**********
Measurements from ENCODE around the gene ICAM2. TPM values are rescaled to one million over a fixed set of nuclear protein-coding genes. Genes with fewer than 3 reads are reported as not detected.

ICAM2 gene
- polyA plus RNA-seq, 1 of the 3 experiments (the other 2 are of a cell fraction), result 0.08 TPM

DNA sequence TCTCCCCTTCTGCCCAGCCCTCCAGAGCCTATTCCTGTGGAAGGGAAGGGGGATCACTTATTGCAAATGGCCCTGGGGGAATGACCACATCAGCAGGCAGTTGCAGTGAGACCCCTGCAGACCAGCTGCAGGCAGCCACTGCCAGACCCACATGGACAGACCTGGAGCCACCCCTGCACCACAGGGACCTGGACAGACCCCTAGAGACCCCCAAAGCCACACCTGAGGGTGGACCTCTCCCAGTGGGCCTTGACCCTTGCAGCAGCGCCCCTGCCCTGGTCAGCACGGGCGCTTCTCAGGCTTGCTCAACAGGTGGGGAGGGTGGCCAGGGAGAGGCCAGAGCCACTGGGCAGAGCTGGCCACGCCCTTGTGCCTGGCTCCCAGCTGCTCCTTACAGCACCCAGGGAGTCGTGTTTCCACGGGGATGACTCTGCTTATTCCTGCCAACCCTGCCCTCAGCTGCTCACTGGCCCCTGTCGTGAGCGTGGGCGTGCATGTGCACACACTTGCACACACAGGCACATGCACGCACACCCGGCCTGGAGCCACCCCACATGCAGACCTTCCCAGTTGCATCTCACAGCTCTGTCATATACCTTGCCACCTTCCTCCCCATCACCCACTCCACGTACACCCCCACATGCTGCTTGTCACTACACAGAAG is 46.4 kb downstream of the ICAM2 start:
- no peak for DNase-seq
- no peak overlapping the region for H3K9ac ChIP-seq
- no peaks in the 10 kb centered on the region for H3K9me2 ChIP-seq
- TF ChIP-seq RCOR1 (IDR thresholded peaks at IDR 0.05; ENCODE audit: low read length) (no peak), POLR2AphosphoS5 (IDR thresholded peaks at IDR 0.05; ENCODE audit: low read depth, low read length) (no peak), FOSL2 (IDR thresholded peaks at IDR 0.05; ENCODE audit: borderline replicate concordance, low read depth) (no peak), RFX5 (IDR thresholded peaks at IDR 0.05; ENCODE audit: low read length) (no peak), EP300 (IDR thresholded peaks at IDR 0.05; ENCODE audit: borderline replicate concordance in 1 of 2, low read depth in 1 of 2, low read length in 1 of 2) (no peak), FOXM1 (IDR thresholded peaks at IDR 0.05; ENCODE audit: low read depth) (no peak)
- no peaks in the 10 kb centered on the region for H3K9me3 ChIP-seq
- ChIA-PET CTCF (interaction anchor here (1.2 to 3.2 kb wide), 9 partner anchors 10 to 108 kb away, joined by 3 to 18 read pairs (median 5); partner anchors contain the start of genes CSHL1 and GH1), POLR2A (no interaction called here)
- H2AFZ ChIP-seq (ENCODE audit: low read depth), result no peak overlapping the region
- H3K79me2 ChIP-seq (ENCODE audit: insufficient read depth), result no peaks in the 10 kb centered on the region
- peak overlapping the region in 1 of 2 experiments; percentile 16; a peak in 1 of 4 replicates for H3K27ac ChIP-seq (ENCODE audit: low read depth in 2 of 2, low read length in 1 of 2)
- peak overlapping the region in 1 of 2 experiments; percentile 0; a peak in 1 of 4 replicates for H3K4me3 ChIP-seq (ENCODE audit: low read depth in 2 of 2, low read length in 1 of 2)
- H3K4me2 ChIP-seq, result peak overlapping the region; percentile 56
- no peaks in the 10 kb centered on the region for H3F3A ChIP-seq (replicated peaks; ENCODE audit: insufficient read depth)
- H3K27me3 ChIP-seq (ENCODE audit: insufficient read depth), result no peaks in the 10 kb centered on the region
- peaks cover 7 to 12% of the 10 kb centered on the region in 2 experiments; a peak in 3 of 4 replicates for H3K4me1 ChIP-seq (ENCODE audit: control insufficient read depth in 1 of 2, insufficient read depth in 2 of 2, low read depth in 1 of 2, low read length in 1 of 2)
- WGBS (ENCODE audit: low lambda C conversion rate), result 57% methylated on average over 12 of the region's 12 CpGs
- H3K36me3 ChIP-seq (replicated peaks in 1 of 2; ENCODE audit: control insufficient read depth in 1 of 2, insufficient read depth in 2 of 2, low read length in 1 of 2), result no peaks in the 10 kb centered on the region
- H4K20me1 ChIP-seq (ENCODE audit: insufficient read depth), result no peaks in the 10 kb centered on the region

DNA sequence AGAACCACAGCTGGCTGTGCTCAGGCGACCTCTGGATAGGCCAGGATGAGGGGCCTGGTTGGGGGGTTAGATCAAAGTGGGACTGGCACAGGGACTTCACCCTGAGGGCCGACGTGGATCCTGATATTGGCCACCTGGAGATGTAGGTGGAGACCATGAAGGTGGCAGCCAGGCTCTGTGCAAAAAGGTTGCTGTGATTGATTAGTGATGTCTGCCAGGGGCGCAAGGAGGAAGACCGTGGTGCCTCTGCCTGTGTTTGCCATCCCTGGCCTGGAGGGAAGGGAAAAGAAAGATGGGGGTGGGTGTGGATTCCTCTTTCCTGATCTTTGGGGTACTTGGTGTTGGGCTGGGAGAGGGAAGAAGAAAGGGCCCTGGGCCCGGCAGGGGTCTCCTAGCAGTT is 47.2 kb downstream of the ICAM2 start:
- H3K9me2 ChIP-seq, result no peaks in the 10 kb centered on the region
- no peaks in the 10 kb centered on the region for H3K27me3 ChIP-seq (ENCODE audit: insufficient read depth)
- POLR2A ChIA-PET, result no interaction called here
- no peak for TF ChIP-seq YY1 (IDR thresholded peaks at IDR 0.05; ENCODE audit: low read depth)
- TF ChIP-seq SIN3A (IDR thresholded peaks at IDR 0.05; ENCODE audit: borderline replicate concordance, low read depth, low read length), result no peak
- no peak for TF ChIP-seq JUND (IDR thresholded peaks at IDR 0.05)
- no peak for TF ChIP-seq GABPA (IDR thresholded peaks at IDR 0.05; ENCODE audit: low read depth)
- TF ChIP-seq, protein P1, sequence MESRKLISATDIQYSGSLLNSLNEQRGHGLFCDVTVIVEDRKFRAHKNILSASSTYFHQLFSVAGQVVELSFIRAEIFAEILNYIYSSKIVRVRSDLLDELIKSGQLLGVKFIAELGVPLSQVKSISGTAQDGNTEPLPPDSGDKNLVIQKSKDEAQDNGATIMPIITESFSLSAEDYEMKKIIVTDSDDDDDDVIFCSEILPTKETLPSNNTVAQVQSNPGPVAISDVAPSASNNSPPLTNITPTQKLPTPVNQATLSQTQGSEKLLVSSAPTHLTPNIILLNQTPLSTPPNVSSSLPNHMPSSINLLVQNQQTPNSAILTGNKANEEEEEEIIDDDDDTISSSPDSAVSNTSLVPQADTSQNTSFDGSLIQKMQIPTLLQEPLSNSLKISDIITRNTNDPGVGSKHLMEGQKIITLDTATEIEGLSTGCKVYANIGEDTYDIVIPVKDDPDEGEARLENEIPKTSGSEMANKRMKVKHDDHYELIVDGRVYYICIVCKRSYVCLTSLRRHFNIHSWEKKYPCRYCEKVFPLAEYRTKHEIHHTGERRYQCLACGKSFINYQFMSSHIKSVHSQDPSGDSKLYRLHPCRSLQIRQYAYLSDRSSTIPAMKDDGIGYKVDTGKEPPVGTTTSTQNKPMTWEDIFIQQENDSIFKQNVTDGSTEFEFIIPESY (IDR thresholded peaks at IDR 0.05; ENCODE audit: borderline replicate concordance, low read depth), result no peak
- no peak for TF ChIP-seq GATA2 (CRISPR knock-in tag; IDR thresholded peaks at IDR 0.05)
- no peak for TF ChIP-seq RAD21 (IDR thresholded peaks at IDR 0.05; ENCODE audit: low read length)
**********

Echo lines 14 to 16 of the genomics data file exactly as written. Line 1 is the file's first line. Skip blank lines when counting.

- peak overlapping the region in 1 of 2 experiments; percentile 0; a peak in 1 of 4 replicates for H3K4me3 ChIP-seq (ENCODE audit: low read depth in 2 of 2, low read length in 1 of 2)
- H3K4me2 ChIP-seq, result peak overlapping the region; percentile 56
- no peaks in the 10 kb centered on the region for H3F3A ChIP-seq (replicated peaks; ENCODE audit: insufficient read depth)